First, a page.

LGA: The North may get fewer homes under new housing formula

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Proposed changes to housing numbers requirements may see fewer homes delivered in the North of England, contrary to the government’s ‘levelling up’ agenda, the Local Government Association (LGA) has warned.

The warning by the LGA, which represents councils in England and Wales, comes as the government announced plans to revise its algorithm which sets how many new homes should be built in local areas.

The plans form part of the government’s proposed sweeping reforms to the planning system which it says will help it hit its target for 300,000 new homes a year across England.

Analysis by the LGA shows that Northern regions will see lower growth rates under the new formula, while the Midlands and the South will see the highest increase in new homes growth.

The new methodology will also have a disproportionate impact on rural areas, as some of England’s most rural places will be required to increase their number of new homes by 59%, compared to a 20% increase in urban areas.

Cllr David Renard, the LGA’s housing spokesperson, said: “Councils have raised concerns over the government’s new housing numbers and it is positive that ministers have indicated that they are willing to listen and work with local government to get this right.

“Under these plans, some parts of the country will have to ramp up housebuilding with existing targets doubled. Others, mainly cities in the North, will be told they need to build less, which risks reducing the number of homes they had earmarked for development and bulldozing their current house-building plans. This seriously jeopardises any ambition to level-up the country.”

According to the LGA’s analysis, London will be expected to see a 161% increase in new homes built under the new targets, while 57% and 39% increases will be expected in the South West and the South East respectively.

This compares poorly to housing in the North of England, as proposed targets will be 28% lower in the North East, 8% lower in the North West, and 6% lower in Yorkshire and the Humber.

Newcastle stands to be the Northern city hit hardest by the new targets, as it can expect to see a 66% decrease in new homes built compared to recent years. Liverpool, Sheffield, and Leeds would see 59%, 20% and 14% drops.

The analysis will worry councils, who have stressed the need for a locally-led planning system amidst the government’s proposed planning reforms.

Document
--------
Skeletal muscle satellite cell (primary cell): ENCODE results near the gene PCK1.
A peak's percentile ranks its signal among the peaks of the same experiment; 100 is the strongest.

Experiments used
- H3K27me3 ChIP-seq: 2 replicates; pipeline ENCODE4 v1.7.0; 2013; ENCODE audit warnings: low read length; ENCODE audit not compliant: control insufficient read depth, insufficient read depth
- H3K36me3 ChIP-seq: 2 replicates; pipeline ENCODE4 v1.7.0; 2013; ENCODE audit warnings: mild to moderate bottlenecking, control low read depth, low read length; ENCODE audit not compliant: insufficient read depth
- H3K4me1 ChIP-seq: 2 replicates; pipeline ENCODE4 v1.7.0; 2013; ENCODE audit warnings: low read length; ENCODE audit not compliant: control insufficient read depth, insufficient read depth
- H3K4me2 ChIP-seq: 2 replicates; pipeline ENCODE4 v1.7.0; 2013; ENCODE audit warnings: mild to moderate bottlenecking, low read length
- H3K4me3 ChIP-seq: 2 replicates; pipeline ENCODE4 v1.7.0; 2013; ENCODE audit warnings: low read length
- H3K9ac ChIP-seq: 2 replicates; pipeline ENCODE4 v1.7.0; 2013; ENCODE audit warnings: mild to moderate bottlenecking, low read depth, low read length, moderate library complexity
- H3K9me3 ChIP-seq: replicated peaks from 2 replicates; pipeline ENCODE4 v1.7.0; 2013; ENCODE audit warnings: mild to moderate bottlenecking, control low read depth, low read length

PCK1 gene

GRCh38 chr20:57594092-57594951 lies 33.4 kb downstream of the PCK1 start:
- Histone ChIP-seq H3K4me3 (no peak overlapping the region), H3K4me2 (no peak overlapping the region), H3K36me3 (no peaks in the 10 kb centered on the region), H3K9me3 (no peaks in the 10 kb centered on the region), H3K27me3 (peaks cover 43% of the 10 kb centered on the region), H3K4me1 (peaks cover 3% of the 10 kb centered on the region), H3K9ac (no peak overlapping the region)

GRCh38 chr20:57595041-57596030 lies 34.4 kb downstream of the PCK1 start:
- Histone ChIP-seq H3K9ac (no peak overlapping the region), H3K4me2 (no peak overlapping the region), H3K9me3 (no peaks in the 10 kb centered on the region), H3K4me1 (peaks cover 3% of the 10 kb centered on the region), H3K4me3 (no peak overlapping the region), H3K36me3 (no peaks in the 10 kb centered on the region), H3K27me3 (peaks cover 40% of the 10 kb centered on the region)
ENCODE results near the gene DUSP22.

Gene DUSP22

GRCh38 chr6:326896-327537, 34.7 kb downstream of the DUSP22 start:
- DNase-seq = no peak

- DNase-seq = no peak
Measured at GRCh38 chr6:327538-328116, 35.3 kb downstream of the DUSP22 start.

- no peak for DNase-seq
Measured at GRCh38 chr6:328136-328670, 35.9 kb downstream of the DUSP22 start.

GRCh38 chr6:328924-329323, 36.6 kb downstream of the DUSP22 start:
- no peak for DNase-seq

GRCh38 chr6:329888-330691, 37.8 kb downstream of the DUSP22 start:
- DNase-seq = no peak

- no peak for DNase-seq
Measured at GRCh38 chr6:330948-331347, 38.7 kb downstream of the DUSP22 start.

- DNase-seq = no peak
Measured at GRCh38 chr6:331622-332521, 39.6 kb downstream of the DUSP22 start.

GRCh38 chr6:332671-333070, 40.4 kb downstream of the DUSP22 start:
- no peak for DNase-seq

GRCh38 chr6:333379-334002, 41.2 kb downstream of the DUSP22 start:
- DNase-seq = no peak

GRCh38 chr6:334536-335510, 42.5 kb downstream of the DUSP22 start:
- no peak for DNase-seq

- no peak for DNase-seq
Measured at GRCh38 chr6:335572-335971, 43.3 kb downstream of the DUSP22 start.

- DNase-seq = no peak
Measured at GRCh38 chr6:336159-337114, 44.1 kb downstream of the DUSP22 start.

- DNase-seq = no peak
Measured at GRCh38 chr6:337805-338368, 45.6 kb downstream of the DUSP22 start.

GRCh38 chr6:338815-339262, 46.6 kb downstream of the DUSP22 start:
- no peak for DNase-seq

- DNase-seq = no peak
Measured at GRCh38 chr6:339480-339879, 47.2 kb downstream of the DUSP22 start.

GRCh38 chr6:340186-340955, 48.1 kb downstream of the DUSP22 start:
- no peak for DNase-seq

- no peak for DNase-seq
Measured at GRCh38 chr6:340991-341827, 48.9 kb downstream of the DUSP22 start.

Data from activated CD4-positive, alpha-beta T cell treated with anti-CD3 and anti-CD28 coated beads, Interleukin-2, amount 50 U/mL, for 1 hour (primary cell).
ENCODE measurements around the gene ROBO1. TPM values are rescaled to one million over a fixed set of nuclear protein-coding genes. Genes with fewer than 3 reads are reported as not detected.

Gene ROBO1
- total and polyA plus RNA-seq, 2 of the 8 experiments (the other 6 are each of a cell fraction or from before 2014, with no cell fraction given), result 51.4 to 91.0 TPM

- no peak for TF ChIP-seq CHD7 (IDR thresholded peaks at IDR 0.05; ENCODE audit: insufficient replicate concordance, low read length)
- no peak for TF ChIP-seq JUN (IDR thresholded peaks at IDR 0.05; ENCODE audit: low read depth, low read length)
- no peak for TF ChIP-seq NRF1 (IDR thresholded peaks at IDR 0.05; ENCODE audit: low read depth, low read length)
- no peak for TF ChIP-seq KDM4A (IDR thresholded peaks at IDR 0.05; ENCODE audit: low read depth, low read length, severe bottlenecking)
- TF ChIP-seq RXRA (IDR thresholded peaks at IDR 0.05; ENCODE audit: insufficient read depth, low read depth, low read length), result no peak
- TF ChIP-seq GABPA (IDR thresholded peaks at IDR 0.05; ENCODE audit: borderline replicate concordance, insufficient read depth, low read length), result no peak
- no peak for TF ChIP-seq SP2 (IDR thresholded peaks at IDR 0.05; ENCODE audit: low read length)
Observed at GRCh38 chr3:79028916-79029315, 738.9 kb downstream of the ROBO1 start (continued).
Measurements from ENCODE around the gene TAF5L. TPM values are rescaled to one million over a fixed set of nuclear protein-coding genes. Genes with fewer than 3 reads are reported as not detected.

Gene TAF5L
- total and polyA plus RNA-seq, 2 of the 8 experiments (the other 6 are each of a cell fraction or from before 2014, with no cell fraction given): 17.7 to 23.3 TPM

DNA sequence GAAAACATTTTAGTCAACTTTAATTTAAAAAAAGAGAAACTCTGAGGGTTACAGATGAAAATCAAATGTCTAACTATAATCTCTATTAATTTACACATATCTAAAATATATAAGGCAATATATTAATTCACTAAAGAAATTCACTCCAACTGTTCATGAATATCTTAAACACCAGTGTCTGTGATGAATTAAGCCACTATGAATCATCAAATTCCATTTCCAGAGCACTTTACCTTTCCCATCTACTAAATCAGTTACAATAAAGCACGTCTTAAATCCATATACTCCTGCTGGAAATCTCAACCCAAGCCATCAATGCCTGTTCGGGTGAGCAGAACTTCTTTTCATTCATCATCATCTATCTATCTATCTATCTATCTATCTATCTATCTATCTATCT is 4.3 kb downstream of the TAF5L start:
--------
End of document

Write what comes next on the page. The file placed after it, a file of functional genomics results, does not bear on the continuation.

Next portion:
The LGA has also called on the government to use its upcoming Spending Review to allow councils to retain 100% of Right to Buy receipts and set local discounts so they can invest in new and existing housing stock.

Cllr Renard added: “Algorithms and formulas can never be a substitute for local knowledge and decision-making by councils and communities who know their areas best. When decisions about housing need and developments are made locally, wider issues can be considered, such as ensuring they come with necessary infrastructure and affordable homes.

“If we are to truly fix our chronic housing shortage, the Spending Review needs to ensure councils have the tools, powers and flexibilities to plan for and deliver the quality homes and places our communities need.”

A spokesperson for the Ministry of Housing, Communities and Local Government (MHCLG) dismissed the LGA’s analysis, saying that its fears about the new formula are ‘unfounded’.

“The current formula for local housing need is inconsistent with our aim to deliver 300,000 homes by the mid-2020s,” the spokesperson said. “We are consulting on each element of the indicative formula and will reflect on the feedback we receive so that we can build the houses that are needed for the next generation.

“As under the current system, local housing need will only be the starting point in the process of planning for new homes and councils will still need to consider local circumstances to decide how many homes can be delivered in their areas.”

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